Stories tagged: open forum on food

The World Bank Open Forum on Food

At the World Bank Open Forum on Food, an expert panel addressed the issue of how to solve the global food crisis in front of an audience of about 120 guests… and streamed live to hundreds more viewers.

FANRPAN CEO and Farming First spokesperson Dr. Lindiwe Majele Sibanda took part in one of the panel sessions, which included with Calestous Juma, of Harvard University, David Beckman from Bread for the World, World Bank Vice-President Inger Andersen.
Focusing on the solutions to the problem of rising and volatile food prices, the panel discussed the possible paths to relieving poverty and food insecurity.
Dr Sibanda spoke of the role of the private sector in helping to develop local agribusiness. She cited a case where treadle pumps were distributed to farmers, but that there were no local artisans to repair the equipment and make them affordable. The private sector, she said, have the opportunity to get involved to help communities be able to produce tools locally, and offer the services to repair and renew the tools.
On empowering farmers, Calestous Juma said that farmers need two things. Firstly, they need to be encouraged to organise themselves into enterprises, and be supported in this endeavour, and secondly, an expansion in technical training is needed to ensure farmers are up to speed with modern farming techniques.
David Beckmann emphasised that while these types of panel sessions can talk about the technological solutions, we need to make a commitment to get this done. In the US, he said, there are proposals for cuts that would harm the poor all around the world. This is not just technical problem, he said, it is a matter of mobilising commitment.
Much of the online debate accompanying the panel discussion revealed that people’s greatest concerns were with support for smallholder farmers. Dr Sibanda addressed the issues of access and affordability of inputs for smallholders. Malawi, she said, is one example where we saw uptake of hybrid seeds when subsidies were introduced. The subsidies were for 2kg of seed per farmer. Farmers who were producing yields of 500kg per hectare were later seeing yields of 3 tonnes per hectare. Through the introduction of the new seeds, an improved network of suppliers was built up, and on top of their subsidy, farmers then sought to buy additional supplies of seed of their own.
Dr Sibanda’s final plea was to put farmers first in efforts to deal with food crisis. She said that today in Africa, farmers do not have the food to feed themselves let alone their communities. The first port of call is to enable farmers to come out of poverty. Assisting farmers to feed themselves is the first step to the farmers being able to feed others.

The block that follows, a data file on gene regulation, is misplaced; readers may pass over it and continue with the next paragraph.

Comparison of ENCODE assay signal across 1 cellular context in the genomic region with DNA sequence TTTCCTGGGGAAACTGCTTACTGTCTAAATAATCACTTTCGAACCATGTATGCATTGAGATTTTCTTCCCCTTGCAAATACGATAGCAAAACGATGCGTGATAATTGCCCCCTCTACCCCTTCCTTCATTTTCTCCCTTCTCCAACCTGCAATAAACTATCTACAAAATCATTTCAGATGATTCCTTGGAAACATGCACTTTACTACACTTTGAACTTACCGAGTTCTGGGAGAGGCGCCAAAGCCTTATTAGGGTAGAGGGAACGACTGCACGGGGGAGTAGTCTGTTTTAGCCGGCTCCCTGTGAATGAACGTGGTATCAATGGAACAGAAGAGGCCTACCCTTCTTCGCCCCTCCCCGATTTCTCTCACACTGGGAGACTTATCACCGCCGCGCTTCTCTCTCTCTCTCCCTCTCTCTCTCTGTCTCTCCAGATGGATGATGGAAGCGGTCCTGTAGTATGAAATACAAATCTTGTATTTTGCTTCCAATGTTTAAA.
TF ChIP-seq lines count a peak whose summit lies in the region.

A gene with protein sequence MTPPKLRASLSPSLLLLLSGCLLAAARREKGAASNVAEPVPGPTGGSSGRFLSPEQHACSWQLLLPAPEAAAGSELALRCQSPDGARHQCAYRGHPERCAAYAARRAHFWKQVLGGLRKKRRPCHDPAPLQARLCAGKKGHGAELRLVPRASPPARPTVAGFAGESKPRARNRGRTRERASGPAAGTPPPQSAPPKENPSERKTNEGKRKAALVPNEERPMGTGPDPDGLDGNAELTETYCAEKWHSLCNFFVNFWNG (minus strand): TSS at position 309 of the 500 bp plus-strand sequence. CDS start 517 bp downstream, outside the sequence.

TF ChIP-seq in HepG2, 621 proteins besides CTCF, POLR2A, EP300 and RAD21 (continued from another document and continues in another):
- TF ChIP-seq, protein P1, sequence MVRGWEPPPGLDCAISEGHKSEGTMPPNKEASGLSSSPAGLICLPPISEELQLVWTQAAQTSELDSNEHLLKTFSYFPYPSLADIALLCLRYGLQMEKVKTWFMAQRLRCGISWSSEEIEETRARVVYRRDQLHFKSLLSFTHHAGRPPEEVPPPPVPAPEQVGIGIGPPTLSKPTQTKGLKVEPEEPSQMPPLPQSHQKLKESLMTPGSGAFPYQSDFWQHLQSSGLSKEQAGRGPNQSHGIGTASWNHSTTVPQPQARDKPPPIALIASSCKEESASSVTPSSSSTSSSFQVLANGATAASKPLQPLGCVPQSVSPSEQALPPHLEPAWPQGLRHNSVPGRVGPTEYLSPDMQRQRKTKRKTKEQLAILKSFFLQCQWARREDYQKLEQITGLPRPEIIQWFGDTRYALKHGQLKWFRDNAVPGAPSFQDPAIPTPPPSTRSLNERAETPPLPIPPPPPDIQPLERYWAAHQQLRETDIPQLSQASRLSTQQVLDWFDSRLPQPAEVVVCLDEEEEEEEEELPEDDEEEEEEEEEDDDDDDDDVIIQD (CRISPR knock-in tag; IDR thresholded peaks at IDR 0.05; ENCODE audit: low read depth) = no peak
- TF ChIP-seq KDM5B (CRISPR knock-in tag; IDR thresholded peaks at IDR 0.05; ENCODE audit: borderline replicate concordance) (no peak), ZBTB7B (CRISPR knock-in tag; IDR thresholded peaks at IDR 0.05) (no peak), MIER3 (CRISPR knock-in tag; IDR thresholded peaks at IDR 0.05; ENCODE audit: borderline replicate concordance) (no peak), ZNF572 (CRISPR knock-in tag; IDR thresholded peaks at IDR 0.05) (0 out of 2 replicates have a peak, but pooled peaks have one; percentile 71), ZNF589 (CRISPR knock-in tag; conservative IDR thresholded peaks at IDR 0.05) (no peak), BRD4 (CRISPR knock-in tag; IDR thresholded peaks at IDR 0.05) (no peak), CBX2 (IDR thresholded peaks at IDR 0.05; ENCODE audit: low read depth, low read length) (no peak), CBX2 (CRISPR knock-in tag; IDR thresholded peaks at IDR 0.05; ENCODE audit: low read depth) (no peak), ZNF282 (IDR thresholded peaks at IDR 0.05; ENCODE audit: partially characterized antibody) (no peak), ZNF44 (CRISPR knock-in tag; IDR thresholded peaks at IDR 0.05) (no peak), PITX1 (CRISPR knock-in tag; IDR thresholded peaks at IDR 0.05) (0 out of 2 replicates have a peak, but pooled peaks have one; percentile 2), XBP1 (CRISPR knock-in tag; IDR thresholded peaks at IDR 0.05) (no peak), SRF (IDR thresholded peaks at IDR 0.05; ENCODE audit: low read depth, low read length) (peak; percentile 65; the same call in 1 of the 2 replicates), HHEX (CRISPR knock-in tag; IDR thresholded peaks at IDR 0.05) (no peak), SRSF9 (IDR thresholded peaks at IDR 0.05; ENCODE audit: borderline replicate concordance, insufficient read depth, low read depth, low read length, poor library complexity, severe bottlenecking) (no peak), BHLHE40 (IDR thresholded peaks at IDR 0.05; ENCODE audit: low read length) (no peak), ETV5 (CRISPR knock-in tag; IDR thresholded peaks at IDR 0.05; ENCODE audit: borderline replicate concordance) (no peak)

FANRPAN CEO and Farming First spokesperson Dr. Lindiwe Majele Sibanda took part in one of the panel sessions, which included with Calestous Juma, of Harvard University, David Beckman from Bread for the World, World Bank Vice-President Inger Andersen.

Focusing on the solutions to the problem of rising and volatile food prices, the panel discussed the possible paths to relieving poverty and food insecurity.

Dr Sibanda spoke of the role of the private sector in helping to develop local agribusiness. She cited a case where treadle pumps were distributed to farmers, but that there were no local artisans to repair the equipment and make them affordable. The private sector, she said, have the opportunity to get involved to help communities be able to produce tools locally, and offer the services to repair and renew the tools.

On empowering farmers, Calestous Juma said that farmers need two things. Firstly, they need to be encouraged to organise themselves into enterprises, and be supported in this endeavour, and secondly, an expansion in technical training is needed to ensure farmers are up to speed with modern farming techniques.

David Beckmann emphasised that while these types of panel sessions can talk about the technological solutions, we need to make a commitment to get this done. In the US, he said, there are proposals for cuts that would harm the poor all around the world. This is not just technical problem, he said, it is a matter of mobilising commitment.

Much of the online debate accompanying the panel discussion revealed that people’s greatest concerns were with support for smallholder farmers. Dr Sibanda addressed the issues of access and affordability of inputs for smallholders. Malawi, she said, is one example where we saw uptake of hybrid seeds when subsidies were introduced. The subsidies were for 2kg of seed per farmer. Farmers who were producing yields of 500kg per hectare were later seeing yields of 3 tonnes per hectare. Through the introduction of the new seeds, an improved network of suppliers was built up, and on top of their subsidy, farmers then sought to buy additional supplies of seed of their own.

Dr Sibanda’s final plea was to put farmers first in efforts to deal with food crisis. She said that today in Africa, farmers do not have the food to feed themselves let alone their communities. The first port of call is to enable farmers to come out of poverty. Assisting farmers to feed themselves is the first step to the farmers being able to feed others.